The second summit between US President Donald Trump and North Korean leader Kim Jong-un is set for February 27-28 in Vietnam. Each side and the entire world hope that the meeting will yield particular results. Washington wants North Korea to list all of its nuclear facilities; in exchange, Pyongyang would anticipate the removal of sanctions, and receive economic aid. However, experts questioned by Izvestia say neither side will get what they want, but small concessions in order to maintain the fragile peace on the Korean Peninsula are in the cards.
This time the two leaders are expected to come up with a detailed plan of action. The key goal of the United States is to achieve a full and irreversible denuclearization of North Korea within a particular timeframe. However, it’s clear that Kim Jong-un won’t accept that, Jeff Kingston, Director of Asian Studies at Temple University in Tokyo told the paper. The expert also noted that Washington’s recent withdrawal from the Intermediate-Range Nuclear Forces Treaty was a hint for the North Korean leader that the US is not committed to any deals.
Pyongyang won’t abandon its nuclear program, said Narushige Michishita, Director of Security and International Studies Program at Tokyo’s National Graduate Institute for Policy Studies. However, Pyongyang may agree on allowing inspectors into the country and freezing nuclear reactors, for example at the Yongbyon nuclear facility as Kim had suggested earlier.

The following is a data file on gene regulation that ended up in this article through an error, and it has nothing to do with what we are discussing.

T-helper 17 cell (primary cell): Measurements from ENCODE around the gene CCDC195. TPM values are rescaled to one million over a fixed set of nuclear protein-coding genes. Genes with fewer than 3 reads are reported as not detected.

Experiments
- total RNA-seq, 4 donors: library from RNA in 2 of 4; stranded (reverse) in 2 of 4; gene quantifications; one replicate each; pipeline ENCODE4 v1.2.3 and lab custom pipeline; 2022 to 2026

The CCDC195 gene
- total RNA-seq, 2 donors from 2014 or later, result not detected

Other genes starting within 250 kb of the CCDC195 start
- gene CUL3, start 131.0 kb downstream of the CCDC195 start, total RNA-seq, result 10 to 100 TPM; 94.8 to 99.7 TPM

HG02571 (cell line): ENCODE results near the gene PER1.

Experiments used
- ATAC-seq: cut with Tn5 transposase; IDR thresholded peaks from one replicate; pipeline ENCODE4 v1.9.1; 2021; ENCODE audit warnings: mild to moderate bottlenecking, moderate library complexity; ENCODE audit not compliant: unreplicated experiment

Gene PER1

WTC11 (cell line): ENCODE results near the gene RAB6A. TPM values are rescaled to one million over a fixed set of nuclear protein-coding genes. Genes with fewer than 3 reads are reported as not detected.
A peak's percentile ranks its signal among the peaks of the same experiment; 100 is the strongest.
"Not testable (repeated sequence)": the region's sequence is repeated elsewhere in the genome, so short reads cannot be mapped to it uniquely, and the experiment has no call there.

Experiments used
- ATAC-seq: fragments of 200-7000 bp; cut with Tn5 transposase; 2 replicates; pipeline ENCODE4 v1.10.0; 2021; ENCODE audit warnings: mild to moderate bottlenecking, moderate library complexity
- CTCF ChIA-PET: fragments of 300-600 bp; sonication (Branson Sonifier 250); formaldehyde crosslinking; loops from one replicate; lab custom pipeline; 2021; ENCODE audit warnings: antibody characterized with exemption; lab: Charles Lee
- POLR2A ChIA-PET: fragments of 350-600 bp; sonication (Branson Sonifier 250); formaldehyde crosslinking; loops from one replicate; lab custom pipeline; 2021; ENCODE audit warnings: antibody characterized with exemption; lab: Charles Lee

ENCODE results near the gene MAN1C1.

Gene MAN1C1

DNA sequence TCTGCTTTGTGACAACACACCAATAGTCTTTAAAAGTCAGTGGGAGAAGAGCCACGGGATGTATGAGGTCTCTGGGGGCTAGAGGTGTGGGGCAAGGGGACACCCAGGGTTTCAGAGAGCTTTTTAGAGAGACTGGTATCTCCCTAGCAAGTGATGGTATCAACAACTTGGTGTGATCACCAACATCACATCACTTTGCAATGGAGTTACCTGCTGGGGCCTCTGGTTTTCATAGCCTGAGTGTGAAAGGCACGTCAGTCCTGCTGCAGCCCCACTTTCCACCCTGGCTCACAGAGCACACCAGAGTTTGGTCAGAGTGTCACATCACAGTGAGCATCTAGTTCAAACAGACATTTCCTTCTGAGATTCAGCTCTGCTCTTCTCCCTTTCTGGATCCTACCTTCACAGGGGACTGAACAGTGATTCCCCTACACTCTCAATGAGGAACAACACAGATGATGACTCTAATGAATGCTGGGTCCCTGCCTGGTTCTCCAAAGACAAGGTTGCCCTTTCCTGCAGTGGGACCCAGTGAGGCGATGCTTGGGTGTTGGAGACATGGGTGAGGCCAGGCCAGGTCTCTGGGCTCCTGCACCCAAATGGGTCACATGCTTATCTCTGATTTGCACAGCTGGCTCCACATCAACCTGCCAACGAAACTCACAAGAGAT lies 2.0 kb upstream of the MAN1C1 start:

In its turn, the Trump administration could promise to expand humanitarian assistance and temporarily lift sanctions on a number of projects on inter-Korean economic exchange, including the Kaesong Industrial Region and tourist excursions to the territory near the demilitarized zone, Go Myong-Hyn, a research fellow at the Asan Institute for Policy Studies, said. Washington may also "sugar the pill" by promising to halt or even cancel large-scale military maneuvers with Seoul.
Meanwhile, the major sticking point is that the sides have different approaches to what full denuclearization of the Korean Peninsula means, the paper says. While Washington says this implies North Korea’s full elimination of weapons of mass destruction, Pyongyang says this should include the US removal of its nuclear umbrella over South Korea and a potential pullout of strategic bombers from Guam. Since this US policy is aimed at countering China’s geopolitical rise, the odds that Washington would ever agree to this are practically zero.